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Tropentag, September 17 - 19, 2018 in Ghent

"Global food security and food safety: The role of universities"

Optimum Oil Palm (Elaeis guineensis Jacq.) Planting Density for West Africa

Xavier Bonneau1, Reinout Impens2, Maxwell Buabeng3, Patrick Van Damme2

1Agricultural Research Centre for International Development (CIRAD), Performance of Tropical Production & Processing Systems (Persyst), France
2Ghent University, Dept. of Plant Production - Lab. for Tropical Agronomy, Belgium
3Presco Plc, Plantation Management, Nigeria


The African oil palm (Elaeis guineensis Jacq.) is the highest yielding oil crop and the major source of vegetable oil worldwide. As a perennial crop with a typical life cycle of 25 years, establishment costs are high but potential yields of up to 8 tons of oil per hectare can be achieved under favourable environments and with best agricultural practices making it one of the most profitable land-uses in the humid tropics.
Due to the radial symmetry of the foliage and their fasciculate root system, oil palms are typically planted in an equilateral triangle design. Spacing between palms determines planting density, a major contributor to oil yield. With a spacing that is too large, resources such as incident radiation are underutilised; on the other hand, too low a spacing excessive competition between palms will have a depressive effect on yield. As leaf mass and span increase over the first 12 years after planting, optimum density decreases with age. As a result of all these issues, the optimum planting density is the one that will achieve the highest cumulative yield over the 25 years cropping cycle.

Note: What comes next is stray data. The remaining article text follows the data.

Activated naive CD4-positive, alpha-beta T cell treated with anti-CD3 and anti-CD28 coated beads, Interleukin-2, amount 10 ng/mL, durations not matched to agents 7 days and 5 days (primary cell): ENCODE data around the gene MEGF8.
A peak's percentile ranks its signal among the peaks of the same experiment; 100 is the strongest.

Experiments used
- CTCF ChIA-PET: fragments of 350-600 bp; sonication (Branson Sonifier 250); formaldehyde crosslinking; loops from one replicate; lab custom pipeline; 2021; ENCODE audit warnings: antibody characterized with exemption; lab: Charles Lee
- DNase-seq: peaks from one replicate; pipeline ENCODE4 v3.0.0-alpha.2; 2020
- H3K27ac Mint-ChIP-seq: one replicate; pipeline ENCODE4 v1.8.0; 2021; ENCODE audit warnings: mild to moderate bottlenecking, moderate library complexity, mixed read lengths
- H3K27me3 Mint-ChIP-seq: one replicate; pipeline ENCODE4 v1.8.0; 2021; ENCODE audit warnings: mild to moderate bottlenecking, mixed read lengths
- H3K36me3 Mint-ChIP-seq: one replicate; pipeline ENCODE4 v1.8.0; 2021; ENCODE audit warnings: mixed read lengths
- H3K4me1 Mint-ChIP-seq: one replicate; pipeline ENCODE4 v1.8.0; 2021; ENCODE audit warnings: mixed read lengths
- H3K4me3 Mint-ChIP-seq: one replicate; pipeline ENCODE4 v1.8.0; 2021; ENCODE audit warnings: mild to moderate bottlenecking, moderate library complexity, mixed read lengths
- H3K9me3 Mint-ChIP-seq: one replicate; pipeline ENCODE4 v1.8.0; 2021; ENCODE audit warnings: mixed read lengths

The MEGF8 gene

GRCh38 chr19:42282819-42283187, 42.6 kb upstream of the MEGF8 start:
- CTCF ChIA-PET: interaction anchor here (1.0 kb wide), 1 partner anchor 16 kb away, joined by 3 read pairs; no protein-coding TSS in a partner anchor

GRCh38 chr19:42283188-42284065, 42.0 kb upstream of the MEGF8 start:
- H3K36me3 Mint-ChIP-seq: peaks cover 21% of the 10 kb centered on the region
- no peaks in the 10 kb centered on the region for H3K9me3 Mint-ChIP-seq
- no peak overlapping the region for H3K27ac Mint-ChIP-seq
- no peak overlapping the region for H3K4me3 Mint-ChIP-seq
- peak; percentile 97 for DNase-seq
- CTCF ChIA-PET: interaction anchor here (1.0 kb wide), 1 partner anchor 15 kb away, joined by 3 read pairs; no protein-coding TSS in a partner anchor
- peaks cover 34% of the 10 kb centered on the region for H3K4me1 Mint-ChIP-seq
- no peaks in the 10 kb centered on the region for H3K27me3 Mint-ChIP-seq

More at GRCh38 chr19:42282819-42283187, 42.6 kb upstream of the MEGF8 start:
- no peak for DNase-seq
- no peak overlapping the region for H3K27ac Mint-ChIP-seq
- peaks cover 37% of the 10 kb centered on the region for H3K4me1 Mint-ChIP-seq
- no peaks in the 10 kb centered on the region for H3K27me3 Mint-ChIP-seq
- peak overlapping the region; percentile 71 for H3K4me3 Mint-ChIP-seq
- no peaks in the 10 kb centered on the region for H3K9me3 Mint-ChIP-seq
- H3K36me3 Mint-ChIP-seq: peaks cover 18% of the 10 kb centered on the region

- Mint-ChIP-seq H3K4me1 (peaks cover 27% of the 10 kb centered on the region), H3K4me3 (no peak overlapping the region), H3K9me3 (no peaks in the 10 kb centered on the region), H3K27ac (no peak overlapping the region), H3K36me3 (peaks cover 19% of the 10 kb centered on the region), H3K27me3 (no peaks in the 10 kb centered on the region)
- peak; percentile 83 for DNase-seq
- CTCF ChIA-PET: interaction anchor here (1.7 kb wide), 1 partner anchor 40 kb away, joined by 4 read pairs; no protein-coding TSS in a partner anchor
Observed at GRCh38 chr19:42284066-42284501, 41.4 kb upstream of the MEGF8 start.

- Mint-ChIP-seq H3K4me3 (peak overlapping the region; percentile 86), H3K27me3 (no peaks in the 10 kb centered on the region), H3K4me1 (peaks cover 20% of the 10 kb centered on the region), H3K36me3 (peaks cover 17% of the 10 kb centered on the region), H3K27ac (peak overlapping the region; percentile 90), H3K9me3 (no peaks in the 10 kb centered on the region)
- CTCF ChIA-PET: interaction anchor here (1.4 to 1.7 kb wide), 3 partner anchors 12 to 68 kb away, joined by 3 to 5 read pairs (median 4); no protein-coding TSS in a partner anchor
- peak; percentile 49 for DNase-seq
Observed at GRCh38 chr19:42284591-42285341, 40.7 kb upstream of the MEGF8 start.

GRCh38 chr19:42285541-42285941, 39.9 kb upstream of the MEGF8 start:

This study presents the results from a 12 year old spacing trial in Nigeria. The highest cumulative yields per palm are recorded for the lowest density but the highest cumulative yield per hectare are still observed on the higher densities. However, the gap between both is shrinking with time as the competition for incident radiation increasingly affects the higher densities. While optimum density for cumulative yield at 12 years after planting is still 190 palms ha-1, extrapolation and simulation indicate an optimum between 143 and 160 palms ha-1 over the entire cycle, corresponding to a spacing of 8.5 to 9 m.

Keywords: Nigeria, oil palm, planting density, West Africa

Contact Address: Reinout Impens, Ghent University, Dept. of Plant Production - Lab. for Tropical Agronomy, Ghent, Belgium, e-mail: Reinout.Impens@UGent.be

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